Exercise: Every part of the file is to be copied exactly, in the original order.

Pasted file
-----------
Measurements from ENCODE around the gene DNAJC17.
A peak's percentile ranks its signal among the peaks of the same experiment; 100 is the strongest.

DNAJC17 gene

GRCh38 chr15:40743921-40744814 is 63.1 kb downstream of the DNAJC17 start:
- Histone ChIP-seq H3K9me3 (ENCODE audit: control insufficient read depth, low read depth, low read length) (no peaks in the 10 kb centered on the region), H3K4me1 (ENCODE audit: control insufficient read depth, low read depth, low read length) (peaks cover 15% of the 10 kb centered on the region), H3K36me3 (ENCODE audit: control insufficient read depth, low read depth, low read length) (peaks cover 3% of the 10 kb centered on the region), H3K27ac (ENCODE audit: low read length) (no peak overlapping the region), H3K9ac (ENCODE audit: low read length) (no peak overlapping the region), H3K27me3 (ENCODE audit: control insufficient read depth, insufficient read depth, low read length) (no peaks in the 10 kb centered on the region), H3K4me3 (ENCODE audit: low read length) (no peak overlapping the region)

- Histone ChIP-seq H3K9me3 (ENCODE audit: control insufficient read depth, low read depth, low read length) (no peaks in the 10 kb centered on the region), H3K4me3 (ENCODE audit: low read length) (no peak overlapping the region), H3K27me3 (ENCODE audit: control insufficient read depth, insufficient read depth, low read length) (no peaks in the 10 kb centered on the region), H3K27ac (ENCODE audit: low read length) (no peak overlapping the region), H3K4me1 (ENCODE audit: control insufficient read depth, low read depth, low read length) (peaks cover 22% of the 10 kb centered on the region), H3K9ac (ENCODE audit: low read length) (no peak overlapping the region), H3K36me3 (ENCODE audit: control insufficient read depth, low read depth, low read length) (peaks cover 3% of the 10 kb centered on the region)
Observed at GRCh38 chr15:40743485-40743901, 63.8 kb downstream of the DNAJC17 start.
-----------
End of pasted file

Measurements from ENCODE around the gene DNAJC17.
A peak's percentile ranks its signal among the peaks of the same experiment; 100 is the strongest.

DNAJC17 gene

GRCh38 chr15:40743921-40744814 is 63.1 kb downstream of the DNAJC17 start:
- Histone ChIP-seq H3K9me3 (ENCODE audit: control insufficient read depth, low read depth, low read length) (no peaks in the 10 kb centered on the region), H3K4me1 (ENCODE audit: control insufficient read depth, low read depth, low read length) (peaks cover 15% of the 10 kb centered on the region), H3K36me3 (ENCODE audit: control insufficient read depth, low read depth, low read length) (peaks cover 3% of the 10 kb centered on the region), H3K27ac (ENCODE audit: low read length) (no peak overlapping the region), H3K9ac (ENCODE audit: low read length) (no peak overlapping the region), H3K27me3 (ENCODE audit: control insufficient read depth, insufficient read depth, low read length) (no peaks in the 10 kb centered on the region), H3K4me3 (ENCODE audit: low read length) (no peak overlapping the region)

- Histone ChIP-seq H3K9me3 (ENCODE audit: control insufficient read depth, low read depth, low read length) (no peaks in the 10 kb centered on the region), H3K4me3 (ENCODE audit: low read length) (no peak overlapping the region), H3K27me3 (ENCODE audit: control insufficient read depth, insufficient read depth, low read length) (no peaks in the 10 kb centered on the region), H3K27ac (ENCODE audit: low read length) (no peak overlapping the region), H3K4me1 (ENCODE audit: control insufficient read depth, low read depth, low read length) (peaks cover 22% of the 10 kb centered on the region), H3K9ac (ENCODE audit: low read length) (no peak overlapping the region), H3K36me3 (ENCODE audit: control insufficient read depth, low read depth, low read length) (peaks cover 3% of the 10 kb centered on the region)
Observed at GRCh38 chr15:40743485-40743901, 63.8 kb downstream of the DNAJC17 start.